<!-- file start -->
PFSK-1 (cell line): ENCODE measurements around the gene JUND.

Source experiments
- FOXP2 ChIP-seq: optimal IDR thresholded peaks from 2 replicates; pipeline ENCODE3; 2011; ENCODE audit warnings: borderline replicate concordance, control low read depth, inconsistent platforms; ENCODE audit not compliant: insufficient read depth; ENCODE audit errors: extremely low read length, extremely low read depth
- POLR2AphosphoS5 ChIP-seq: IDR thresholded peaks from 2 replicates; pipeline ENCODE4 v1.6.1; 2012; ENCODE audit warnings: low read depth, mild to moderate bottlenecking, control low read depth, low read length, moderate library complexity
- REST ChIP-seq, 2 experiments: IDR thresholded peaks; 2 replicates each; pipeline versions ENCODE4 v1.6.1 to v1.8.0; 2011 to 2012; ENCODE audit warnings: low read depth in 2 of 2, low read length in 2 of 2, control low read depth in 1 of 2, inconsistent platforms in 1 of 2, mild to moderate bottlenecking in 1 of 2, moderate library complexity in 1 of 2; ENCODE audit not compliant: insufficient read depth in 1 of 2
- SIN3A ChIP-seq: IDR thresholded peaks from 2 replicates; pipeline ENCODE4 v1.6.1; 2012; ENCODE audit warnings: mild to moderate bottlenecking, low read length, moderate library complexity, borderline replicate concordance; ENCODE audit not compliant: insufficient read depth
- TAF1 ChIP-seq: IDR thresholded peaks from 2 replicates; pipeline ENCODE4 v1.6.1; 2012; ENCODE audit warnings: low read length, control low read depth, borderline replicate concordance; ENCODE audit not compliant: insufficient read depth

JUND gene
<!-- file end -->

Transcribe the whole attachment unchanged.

PFSK-1 (cell line): ENCODE measurements around the gene JUND.

Source experiments
- FOXP2 ChIP-seq: optimal IDR thresholded peaks from 2 replicates; pipeline ENCODE3; 2011; ENCODE audit warnings: borderline replicate concordance, control low read depth, inconsistent platforms; ENCODE audit not compliant: insufficient read depth; ENCODE audit errors: extremely low read length, extremely low read depth
- POLR2AphosphoS5 ChIP-seq: IDR thresholded peaks from 2 replicates; pipeline ENCODE4 v1.6.1; 2012; ENCODE audit warnings: low read depth, mild to moderate bottlenecking, control low read depth, low read length, moderate library complexity
- REST ChIP-seq, 2 experiments: IDR thresholded peaks; 2 replicates each; pipeline versions ENCODE4 v1.6.1 to v1.8.0; 2011 to 2012; ENCODE audit warnings: low read depth in 2 of 2, low read length in 2 of 2, control low read depth in 1 of 2, inconsistent platforms in 1 of 2, mild to moderate bottlenecking in 1 of 2, moderate library complexity in 1 of 2; ENCODE audit not compliant: insufficient read depth in 1 of 2
- SIN3A ChIP-seq: IDR thresholded peaks from 2 replicates; pipeline ENCODE4 v1.6.1; 2012; ENCODE audit warnings: mild to moderate bottlenecking, low read length, moderate library complexity, borderline replicate concordance; ENCODE audit not compliant: insufficient read depth
- TAF1 ChIP-seq: IDR thresholded peaks from 2 replicates; pipeline ENCODE4 v1.6.1; 2012; ENCODE audit warnings: low read length, control low read depth, borderline replicate concordance; ENCODE audit not compliant: insufficient read depth

JUND gene